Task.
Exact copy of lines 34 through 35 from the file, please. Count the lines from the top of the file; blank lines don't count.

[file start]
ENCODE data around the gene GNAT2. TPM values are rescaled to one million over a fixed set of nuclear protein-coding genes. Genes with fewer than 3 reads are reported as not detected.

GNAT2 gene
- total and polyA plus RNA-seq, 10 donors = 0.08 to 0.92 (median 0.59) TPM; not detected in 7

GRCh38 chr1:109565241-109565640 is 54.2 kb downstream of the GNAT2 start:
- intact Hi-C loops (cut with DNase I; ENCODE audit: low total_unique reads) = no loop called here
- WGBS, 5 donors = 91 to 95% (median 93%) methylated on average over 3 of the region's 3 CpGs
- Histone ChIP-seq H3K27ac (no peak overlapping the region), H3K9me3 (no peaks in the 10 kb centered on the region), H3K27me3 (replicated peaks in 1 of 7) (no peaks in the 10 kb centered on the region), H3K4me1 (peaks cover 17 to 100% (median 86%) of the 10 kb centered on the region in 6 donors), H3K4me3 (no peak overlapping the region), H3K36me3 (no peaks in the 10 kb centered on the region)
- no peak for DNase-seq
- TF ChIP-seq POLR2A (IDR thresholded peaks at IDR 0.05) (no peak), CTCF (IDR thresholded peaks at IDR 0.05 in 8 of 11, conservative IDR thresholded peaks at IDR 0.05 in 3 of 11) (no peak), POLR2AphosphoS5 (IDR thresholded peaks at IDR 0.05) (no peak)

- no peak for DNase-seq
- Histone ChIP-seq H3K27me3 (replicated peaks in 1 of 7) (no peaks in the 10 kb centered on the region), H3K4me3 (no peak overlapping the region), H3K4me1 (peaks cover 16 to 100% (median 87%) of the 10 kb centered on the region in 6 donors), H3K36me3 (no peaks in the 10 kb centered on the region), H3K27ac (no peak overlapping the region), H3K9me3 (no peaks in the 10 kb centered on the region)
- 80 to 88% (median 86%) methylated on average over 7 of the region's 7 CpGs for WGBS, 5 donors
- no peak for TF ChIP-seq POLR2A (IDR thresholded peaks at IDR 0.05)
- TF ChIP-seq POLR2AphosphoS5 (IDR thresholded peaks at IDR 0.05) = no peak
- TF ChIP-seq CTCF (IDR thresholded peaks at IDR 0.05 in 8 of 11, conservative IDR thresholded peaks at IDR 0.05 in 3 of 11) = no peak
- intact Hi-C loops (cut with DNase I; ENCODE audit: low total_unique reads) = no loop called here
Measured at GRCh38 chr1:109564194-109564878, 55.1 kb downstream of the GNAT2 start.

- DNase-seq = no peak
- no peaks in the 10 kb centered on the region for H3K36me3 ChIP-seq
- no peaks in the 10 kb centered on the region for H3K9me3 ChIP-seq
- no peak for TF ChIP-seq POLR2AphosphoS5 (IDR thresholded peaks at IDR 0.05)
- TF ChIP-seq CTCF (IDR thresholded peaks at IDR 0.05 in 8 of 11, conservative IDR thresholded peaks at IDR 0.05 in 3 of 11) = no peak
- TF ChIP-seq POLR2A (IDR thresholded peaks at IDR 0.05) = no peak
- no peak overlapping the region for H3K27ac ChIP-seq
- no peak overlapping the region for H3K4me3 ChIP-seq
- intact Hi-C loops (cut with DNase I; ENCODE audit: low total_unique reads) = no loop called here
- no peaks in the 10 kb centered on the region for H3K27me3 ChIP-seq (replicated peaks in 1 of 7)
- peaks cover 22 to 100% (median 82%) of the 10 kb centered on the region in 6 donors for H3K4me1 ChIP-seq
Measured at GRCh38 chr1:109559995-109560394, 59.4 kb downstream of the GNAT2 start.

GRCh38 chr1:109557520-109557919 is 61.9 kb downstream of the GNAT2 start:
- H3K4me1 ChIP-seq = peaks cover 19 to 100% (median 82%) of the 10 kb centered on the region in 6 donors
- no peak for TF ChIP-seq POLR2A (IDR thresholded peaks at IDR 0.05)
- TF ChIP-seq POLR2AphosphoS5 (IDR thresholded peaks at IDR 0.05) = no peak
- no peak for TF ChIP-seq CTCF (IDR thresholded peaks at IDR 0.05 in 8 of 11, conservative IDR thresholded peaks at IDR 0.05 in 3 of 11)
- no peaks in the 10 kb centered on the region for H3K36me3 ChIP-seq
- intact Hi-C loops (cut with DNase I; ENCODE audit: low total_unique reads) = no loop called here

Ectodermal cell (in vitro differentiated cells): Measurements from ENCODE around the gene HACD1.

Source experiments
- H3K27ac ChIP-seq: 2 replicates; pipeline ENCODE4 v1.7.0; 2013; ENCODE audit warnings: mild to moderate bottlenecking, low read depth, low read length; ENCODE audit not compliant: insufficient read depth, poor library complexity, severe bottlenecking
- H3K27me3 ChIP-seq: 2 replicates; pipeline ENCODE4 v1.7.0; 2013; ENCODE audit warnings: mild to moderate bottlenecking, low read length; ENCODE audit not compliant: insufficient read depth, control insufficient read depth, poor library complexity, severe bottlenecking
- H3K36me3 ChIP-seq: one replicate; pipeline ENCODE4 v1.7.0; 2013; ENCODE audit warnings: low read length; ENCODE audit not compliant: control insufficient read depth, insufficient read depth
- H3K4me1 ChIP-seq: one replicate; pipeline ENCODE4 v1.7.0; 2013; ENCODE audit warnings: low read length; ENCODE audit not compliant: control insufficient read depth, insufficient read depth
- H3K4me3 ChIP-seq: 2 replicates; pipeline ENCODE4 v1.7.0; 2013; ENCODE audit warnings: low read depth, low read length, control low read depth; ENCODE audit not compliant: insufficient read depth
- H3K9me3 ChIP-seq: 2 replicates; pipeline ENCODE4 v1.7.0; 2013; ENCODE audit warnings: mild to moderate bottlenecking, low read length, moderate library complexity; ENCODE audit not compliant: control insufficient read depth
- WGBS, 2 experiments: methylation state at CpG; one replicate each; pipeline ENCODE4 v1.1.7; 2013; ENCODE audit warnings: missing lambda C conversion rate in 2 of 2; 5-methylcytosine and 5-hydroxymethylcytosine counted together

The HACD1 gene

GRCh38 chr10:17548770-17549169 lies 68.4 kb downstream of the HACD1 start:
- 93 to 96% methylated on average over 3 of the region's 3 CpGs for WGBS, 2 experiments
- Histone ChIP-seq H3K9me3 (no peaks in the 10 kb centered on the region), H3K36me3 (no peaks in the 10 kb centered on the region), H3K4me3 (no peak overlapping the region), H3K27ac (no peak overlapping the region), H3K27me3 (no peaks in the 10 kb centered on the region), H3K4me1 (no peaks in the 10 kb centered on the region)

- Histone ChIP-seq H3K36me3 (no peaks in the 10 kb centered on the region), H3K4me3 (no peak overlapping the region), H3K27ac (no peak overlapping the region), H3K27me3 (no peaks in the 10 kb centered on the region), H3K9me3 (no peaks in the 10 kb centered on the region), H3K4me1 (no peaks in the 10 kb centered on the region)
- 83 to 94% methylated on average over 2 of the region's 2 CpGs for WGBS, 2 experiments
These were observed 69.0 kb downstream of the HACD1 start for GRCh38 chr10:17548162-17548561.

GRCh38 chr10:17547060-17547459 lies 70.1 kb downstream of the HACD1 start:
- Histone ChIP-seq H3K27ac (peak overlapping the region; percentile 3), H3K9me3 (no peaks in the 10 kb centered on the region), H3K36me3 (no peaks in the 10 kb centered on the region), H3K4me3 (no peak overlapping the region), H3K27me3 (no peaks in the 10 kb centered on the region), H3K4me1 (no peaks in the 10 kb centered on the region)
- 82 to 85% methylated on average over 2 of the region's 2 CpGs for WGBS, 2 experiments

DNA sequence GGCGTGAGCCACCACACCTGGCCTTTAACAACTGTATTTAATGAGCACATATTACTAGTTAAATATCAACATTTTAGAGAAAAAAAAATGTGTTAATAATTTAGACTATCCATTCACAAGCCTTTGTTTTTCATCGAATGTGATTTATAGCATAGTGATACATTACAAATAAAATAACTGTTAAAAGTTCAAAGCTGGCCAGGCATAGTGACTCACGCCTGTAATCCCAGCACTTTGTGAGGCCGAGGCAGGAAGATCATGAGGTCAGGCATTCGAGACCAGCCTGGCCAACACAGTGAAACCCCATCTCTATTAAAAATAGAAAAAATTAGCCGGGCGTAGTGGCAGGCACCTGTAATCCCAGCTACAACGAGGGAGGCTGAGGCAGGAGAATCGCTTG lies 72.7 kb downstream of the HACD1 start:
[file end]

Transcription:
- no peak for TF ChIP-seq CTCF (IDR thresholded peaks at IDR 0.05 in 8 of 11, conservative IDR thresholded peaks at IDR 0.05 in 3 of 11)
- no peaks in the 10 kb centered on the region for H3K36me3 ChIP-seq